(US/China - 2019)
Directed by James Gray. Written by James Gray and Ethan Gross. Cast: Brad Pitt, Tommy Lee Jones, Donald Sutherland, Ruth Negga, John Ortiz, Liv Tyler, Kimberly Elise, Loren Dean, Greg Bryk, Donnie Keshawarz, Bobby Nish, Natasha Lyonne, LisaGay Hamilton, Sean Blakemore, John Finn, Freda Foh Shen, Ravi Kapoor. (PG-13, 123 mins)
Writer/director James Gray has spent too much of his career--dating back to 1994's LITTLE ODESSA--paying and repaying his dues. Starting out as a gifted NYC filmmaker of the Sidney Lumet sort whose style and subjects would've made him an influential auteur in the '70s instead of someone with a devoted cult following today, Gray hit a wall when he stood his ground against a meddling Harvey Weinstein over 2000's THE YARDS. Weinstein, at the peak of his powers as a Hollywood mover and shaker, retaliated by shelving the film for two years and then barely releasing it despite critical acclaim. Gray resurfaced with 2007's underrated cop thriller WE OWN THE NIGHT but again saw his momentum stalled when 2009's TWO LOVERS fell victim to star Joaquin Phoenix's faux-public meltdown with his fake documentary I'M STILL HERE. Gray's next film, the wonderful period piece THE IMMIGRANT, was acquired by Weinstein and, in one of the most flagrant acts of petty, prickish score-settling in recent Hollywood history, was promptly shelved for a year before being unceremoniously dumped on Netflix with no fanfare in 2014, as Weinstein opted to bury what would've been certain Oscar bait just to get back at a director who didn't cave to his bullying tactics 15 years earlier. 2017's THE LOST CITY OF Z was Gray's most ambitious project up to that time, and while it wasn't a big hit, he had the support of executive producer Brad Pitt and for the first time in a long time, didn't have to deal with any extraneous bullshit.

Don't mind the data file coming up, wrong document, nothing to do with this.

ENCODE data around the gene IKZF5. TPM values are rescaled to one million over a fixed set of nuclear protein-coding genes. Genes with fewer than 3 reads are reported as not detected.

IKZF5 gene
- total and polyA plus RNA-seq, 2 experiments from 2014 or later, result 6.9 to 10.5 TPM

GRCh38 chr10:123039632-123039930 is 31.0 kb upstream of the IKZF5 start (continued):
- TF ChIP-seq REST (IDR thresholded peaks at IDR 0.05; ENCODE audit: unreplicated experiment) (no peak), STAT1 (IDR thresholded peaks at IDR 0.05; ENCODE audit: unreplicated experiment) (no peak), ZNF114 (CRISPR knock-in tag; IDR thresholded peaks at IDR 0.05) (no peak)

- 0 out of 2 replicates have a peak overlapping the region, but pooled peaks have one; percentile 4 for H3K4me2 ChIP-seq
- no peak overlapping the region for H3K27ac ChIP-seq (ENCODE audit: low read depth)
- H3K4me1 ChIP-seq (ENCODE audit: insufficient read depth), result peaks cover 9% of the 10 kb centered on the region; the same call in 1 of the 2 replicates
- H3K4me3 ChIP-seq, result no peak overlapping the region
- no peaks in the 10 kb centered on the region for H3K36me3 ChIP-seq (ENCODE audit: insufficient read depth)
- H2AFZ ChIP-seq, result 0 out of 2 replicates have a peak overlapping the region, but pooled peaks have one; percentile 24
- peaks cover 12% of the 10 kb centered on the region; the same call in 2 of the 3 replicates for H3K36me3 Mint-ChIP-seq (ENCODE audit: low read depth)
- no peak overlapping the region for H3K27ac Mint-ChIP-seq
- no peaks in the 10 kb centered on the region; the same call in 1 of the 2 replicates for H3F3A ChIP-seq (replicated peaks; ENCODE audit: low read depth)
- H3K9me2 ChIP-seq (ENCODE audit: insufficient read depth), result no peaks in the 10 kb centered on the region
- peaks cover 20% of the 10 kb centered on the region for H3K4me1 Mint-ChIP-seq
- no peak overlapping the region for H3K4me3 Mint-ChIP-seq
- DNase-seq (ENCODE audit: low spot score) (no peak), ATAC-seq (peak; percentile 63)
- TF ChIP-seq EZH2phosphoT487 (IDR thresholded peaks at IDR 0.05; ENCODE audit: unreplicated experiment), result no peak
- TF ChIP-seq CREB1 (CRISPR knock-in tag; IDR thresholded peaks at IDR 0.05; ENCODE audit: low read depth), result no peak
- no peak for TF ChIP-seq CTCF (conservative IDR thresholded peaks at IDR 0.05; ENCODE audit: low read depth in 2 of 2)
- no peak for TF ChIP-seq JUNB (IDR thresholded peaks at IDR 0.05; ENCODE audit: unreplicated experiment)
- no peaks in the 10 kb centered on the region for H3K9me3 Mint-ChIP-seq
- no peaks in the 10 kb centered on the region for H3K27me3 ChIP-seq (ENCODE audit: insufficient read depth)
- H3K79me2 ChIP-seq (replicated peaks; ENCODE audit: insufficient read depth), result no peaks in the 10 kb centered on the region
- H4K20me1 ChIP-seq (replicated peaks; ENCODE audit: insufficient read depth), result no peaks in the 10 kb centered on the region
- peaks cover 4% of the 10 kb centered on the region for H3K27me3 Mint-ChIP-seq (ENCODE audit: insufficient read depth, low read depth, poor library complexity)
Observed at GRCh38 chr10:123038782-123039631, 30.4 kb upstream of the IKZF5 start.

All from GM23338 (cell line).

shot of a backlit Pitt running that's straight out of Michael Mann's THE KEEP, so bravo to whomever was responsible for that). Pitt, who's in virtually every scene, is excellent, though his performance grows more internalized as the film goes on, with Gray relying far too much on Roy's voiceover narration, which would be intentional as part of the APOCALYPSE NOW vibe of the far superior first half, but also seems like it's scrambling to clarify plot points like the original theatrical cut of BLADE RUNNER. Other than Pitt, everyone's screen time is limited, with Liv Tyler being particularly squandered as Roy's estranged wife and Jones' Clifford not really living up to the Kurtz-esque build-up the film provides him, though Gray makes his fleeting appearances count in the form of the always-unsettling garbled audio and distorted video transmissions. Wait...so add EVENT HORIZON and SUNSHINE to AD ASTRA's crib sheet.